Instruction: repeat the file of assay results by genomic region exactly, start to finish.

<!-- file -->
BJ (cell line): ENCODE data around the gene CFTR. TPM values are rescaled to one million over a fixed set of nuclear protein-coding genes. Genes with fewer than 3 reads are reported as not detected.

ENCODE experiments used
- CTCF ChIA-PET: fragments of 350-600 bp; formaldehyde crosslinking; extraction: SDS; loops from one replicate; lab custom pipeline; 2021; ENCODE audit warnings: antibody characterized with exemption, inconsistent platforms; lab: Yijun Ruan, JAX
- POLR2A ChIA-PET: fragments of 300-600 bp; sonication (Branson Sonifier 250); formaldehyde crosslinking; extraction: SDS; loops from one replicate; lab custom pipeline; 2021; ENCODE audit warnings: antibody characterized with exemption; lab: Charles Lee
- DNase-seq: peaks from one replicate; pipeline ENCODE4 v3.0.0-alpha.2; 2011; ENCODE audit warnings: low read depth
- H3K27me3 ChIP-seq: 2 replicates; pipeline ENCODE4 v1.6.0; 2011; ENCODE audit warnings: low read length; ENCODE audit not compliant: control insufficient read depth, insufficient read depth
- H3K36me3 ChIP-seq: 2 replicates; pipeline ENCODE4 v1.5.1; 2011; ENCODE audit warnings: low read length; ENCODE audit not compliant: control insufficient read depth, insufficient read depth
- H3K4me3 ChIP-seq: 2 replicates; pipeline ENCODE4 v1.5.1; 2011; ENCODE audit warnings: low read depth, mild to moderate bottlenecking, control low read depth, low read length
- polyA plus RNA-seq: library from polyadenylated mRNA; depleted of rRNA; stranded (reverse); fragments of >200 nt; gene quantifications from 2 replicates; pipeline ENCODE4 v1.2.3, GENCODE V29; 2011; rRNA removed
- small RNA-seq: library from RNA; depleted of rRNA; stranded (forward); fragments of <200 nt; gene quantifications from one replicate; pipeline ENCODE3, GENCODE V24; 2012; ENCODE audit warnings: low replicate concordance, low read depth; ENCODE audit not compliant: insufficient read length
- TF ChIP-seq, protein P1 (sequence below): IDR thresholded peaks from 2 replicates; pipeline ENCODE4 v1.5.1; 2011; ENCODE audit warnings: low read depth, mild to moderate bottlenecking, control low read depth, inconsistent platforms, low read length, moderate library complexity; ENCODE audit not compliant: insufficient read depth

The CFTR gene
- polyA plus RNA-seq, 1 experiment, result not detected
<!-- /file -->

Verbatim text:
BJ (cell line): ENCODE data around the gene CFTR. TPM values are rescaled to one million over a fixed set of nuclear protein-coding genes. Genes with fewer than 3 reads are reported as not detected.

ENCODE experiments used
- CTCF ChIA-PET: fragments of 350-600 bp; formaldehyde crosslinking; extraction: SDS; loops from one replicate; lab custom pipeline; 2021; ENCODE audit warnings: antibody characterized with exemption, inconsistent platforms; lab: Yijun Ruan, JAX
- POLR2A ChIA-PET: fragments of 300-600 bp; sonication (Branson Sonifier 250); formaldehyde crosslinking; extraction: SDS; loops from one replicate; lab custom pipeline; 2021; ENCODE audit warnings: antibody characterized with exemption; lab: Charles Lee
- DNase-seq: peaks from one replicate; pipeline ENCODE4 v3.0.0-alpha.2; 2011; ENCODE audit warnings: low read depth
- H3K27me3 ChIP-seq: 2 replicates; pipeline ENCODE4 v1.6.0; 2011; ENCODE audit warnings: low read length; ENCODE audit not compliant: control insufficient read depth, insufficient read depth
- H3K36me3 ChIP-seq: 2 replicates; pipeline ENCODE4 v1.5.1; 2011; ENCODE audit warnings: low read length; ENCODE audit not compliant: control insufficient read depth, insufficient read depth
- H3K4me3 ChIP-seq: 2 replicates; pipeline ENCODE4 v1.5.1; 2011; ENCODE audit warnings: low read depth, mild to moderate bottlenecking, control low read depth, low read length
- polyA plus RNA-seq: library from polyadenylated mRNA; depleted of rRNA; stranded (reverse); fragments of >200 nt; gene quantifications from 2 replicates; pipeline ENCODE4 v1.2.3, GENCODE V29; 2011; rRNA removed
- small RNA-seq: library from RNA; depleted of rRNA; stranded (forward); fragments of <200 nt; gene quantifications from one replicate; pipeline ENCODE3, GENCODE V24; 2012; ENCODE audit warnings: low replicate concordance, low read depth; ENCODE audit not compliant: insufficient read length
- TF ChIP-seq, protein P1 (sequence below): IDR thresholded peaks from 2 replicates; pipeline ENCODE4 v1.5.1; 2011; ENCODE audit warnings: low read depth, mild to moderate bottlenecking, control low read depth, inconsistent platforms, low read length, moderate library complexity; ENCODE audit not compliant: insufficient read depth

The CFTR gene
- polyA plus RNA-seq, 1 experiment, result not detected